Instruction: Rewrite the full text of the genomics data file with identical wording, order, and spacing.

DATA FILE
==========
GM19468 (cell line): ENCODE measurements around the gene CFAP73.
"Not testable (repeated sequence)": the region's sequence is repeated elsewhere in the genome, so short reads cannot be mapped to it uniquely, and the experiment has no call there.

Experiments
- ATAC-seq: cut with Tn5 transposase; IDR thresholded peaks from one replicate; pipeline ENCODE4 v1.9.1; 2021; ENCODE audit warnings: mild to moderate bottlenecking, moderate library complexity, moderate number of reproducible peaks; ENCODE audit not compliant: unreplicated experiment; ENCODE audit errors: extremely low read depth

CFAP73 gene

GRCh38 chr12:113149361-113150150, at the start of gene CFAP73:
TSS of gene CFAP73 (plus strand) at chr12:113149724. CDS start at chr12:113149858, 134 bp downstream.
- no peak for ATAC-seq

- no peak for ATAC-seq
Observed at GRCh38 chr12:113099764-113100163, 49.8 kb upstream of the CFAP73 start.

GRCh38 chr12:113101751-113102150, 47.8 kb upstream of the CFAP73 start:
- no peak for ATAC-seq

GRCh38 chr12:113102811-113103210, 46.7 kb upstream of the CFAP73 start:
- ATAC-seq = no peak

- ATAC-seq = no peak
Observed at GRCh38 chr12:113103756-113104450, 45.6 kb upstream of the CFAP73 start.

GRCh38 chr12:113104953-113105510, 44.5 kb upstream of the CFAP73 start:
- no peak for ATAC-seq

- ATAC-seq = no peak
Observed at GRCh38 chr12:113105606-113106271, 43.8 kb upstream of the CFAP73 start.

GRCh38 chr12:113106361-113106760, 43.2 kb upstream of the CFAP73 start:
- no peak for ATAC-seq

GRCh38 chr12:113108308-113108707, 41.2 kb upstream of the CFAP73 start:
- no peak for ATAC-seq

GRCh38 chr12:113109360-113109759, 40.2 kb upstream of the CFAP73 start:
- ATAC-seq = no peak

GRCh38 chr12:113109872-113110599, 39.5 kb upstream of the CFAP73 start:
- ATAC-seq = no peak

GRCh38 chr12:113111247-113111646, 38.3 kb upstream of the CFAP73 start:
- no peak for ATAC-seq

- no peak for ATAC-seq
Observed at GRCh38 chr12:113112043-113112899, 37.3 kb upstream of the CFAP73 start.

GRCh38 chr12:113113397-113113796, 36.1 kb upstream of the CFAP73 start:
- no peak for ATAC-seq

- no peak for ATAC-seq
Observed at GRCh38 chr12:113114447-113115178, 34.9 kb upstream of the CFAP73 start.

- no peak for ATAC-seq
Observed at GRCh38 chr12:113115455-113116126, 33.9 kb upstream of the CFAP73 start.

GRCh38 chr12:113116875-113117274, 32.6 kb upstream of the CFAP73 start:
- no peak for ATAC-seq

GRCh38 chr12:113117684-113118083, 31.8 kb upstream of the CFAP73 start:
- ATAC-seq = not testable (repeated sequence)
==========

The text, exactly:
GM19468 (cell line): ENCODE measurements around the gene CFAP73.
"Not testable (repeated sequence)": the region's sequence is repeated elsewhere in the genome, so short reads cannot be mapped to it uniquely, and the experiment has no call there.

Experiments
- ATAC-seq: cut with Tn5 transposase; IDR thresholded peaks from one replicate; pipeline ENCODE4 v1.9.1; 2021; ENCODE audit warnings: mild to moderate bottlenecking, moderate library complexity, moderate number of reproducible peaks; ENCODE audit not compliant: unreplicated experiment; ENCODE audit errors: extremely low read depth

CFAP73 gene

GRCh38 chr12:113149361-113150150, at the start of gene CFAP73:
TSS of gene CFAP73 (plus strand) at chr12:113149724. CDS start at chr12:113149858, 134 bp downstream.
- no peak for ATAC-seq

- no peak for ATAC-seq
Observed at GRCh38 chr12:113099764-113100163, 49.8 kb upstream of the CFAP73 start.

GRCh38 chr12:113101751-113102150, 47.8 kb upstream of the CFAP73 start:
- no peak for ATAC-seq

GRCh38 chr12:113102811-113103210, 46.7 kb upstream of the CFAP73 start:
- ATAC-seq = no peak

- ATAC-seq = no peak
Observed at GRCh38 chr12:113103756-113104450, 45.6 kb upstream of the CFAP73 start.

GRCh38 chr12:113104953-113105510, 44.5 kb upstream of the CFAP73 start:
- no peak for ATAC-seq

- ATAC-seq = no peak
Observed at GRCh38 chr12:113105606-113106271, 43.8 kb upstream of the CFAP73 start.

GRCh38 chr12:113106361-113106760, 43.2 kb upstream of the CFAP73 start:
- no peak for ATAC-seq

GRCh38 chr12:113108308-113108707, 41.2 kb upstream of the CFAP73 start:
- no peak for ATAC-seq

GRCh38 chr12:113109360-113109759, 40.2 kb upstream of the CFAP73 start:
- ATAC-seq = no peak

GRCh38 chr12:113109872-113110599, 39.5 kb upstream of the CFAP73 start:
- ATAC-seq = no peak

GRCh38 chr12:113111247-113111646, 38.3 kb upstream of the CFAP73 start:
- no peak for ATAC-seq

- no peak for ATAC-seq
Observed at GRCh38 chr12:113112043-113112899, 37.3 kb upstream of the CFAP73 start.

GRCh38 chr12:113113397-113113796, 36.1 kb upstream of the CFAP73 start:
- no peak for ATAC-seq

- no peak for ATAC-seq
Observed at GRCh38 chr12:113114447-113115178, 34.9 kb upstream of the CFAP73 start.

- no peak for ATAC-seq
Observed at GRCh38 chr12:113115455-113116126, 33.9 kb upstream of the CFAP73 start.

GRCh38 chr12:113116875-113117274, 32.6 kb upstream of the CFAP73 start:
- no peak for ATAC-seq

GRCh38 chr12:113117684-113118083, 31.8 kb upstream of the CFAP73 start:
- ATAC-seq = not testable (repeated sequence)